I'm totally agree with you the Franco-Prussian war is a French fault. But lot of French historians think that's Parliament which launched this war after the defeat he's blamed Napoleon III, and it used the feeling of revenge to destroy second empire and proclaimed third republic, but they were overwhelmed by the feeling they create and people pushed them to a new war. "if you play with fire, you get burned " :D. If Poincarre  doesn't want the war i'm pretty sur, people never voted for him.

I never say "Elsass is not a german territory", yes she's german, but i say she's also french.

about the massacre of the German language, it's also necessary put things in context, before the war, Alsace was really a decentralized region and having many great privilege, that's why the majority of people speak German while they were French, during several centuries.  

Massacre of the German language begins only after the First World to avoid a new invasion of Germany based on Pan-Germanism (it's a very bad think, because for me French is not a nation of language, but only of culture and Friendship between French regions).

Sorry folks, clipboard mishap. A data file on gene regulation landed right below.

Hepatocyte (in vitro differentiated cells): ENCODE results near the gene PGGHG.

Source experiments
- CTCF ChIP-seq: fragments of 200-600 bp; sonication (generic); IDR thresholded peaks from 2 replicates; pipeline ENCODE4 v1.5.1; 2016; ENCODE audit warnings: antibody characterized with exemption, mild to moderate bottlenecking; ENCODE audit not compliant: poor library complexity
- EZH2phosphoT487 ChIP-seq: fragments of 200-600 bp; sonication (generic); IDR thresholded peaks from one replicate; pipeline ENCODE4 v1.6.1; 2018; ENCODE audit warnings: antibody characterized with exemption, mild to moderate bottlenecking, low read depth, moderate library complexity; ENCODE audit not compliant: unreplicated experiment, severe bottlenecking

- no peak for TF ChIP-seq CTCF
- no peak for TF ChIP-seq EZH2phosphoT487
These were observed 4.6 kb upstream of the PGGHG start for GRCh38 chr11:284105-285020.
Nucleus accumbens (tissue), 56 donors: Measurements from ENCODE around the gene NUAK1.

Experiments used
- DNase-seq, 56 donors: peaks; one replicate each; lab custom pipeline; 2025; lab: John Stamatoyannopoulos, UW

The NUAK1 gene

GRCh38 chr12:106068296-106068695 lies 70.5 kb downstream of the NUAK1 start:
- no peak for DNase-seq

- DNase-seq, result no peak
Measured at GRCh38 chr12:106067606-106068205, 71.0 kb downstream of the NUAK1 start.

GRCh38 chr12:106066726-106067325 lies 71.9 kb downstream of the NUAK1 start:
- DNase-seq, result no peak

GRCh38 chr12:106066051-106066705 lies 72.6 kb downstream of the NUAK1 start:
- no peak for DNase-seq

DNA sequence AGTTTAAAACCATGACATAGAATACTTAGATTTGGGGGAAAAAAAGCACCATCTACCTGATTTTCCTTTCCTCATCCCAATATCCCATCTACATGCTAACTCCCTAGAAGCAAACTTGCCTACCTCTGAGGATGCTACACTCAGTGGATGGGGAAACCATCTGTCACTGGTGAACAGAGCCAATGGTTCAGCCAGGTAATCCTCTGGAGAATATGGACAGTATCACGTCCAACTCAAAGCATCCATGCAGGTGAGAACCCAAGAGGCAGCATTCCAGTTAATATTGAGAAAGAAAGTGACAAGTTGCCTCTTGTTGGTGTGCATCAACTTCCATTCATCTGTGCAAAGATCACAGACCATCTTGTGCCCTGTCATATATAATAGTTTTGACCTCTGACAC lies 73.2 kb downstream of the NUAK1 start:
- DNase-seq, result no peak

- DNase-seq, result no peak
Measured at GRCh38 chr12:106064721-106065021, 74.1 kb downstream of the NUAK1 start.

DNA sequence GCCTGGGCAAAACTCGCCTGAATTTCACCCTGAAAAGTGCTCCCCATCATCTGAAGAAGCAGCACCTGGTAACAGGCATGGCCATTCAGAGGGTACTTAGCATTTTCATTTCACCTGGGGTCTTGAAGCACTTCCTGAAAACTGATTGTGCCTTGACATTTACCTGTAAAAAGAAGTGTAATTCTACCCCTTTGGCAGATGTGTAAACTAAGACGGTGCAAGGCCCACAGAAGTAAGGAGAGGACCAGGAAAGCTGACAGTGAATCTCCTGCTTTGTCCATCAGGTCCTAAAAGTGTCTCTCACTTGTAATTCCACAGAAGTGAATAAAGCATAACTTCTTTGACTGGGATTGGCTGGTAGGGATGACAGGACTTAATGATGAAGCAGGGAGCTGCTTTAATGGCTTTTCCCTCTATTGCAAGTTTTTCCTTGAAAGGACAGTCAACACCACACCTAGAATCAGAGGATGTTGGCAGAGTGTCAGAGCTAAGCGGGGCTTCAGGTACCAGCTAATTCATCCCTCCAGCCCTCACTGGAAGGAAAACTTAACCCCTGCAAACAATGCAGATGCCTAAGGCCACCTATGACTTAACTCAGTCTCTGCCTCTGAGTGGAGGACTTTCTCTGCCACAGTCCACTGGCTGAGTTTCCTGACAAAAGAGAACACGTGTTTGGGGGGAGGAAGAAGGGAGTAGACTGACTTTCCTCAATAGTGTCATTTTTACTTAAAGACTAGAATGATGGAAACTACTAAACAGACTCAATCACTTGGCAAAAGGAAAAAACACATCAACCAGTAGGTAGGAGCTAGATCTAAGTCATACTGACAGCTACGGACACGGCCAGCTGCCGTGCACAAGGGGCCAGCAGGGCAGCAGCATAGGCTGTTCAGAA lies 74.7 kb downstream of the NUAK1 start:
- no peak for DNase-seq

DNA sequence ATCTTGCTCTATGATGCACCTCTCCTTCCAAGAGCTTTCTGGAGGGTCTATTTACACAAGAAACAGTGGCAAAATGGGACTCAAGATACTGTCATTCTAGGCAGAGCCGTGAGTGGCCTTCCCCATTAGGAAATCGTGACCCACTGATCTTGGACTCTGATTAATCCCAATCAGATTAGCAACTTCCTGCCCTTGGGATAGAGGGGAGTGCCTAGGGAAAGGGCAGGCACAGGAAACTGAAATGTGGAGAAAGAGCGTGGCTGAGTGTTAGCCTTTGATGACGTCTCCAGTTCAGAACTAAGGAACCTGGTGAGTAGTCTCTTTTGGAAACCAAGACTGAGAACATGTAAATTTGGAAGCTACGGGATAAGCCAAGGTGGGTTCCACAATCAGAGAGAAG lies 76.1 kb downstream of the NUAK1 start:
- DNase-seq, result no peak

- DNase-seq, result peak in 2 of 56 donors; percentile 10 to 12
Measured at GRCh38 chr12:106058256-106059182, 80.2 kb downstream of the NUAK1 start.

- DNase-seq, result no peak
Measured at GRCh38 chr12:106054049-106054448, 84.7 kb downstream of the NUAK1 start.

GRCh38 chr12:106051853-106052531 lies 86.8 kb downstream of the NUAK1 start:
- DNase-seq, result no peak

For me Germans are brothers of Frenchs, and I think if Bismarck would have done the same thing he make with Austria before and not asking any territorial concessions, just abandoning the empire and proclamation republic, he would have put France to his boot and Germany win the first world war.
Arminius1871 Featured By Owner 2 days ago
Oh as I read Napoleon III didn´t want a war directly, but we always forget, even in a monarchy the king is not the only
one with power. Many ministers, generals etc. forced him to start the war. But still it was a mistake.

I always thought it would´ve been a nice idea to make Elsass a puffer state like Belgium, with bilingual raised people.

A french friend told me the difference between Germany and France, Germans and French.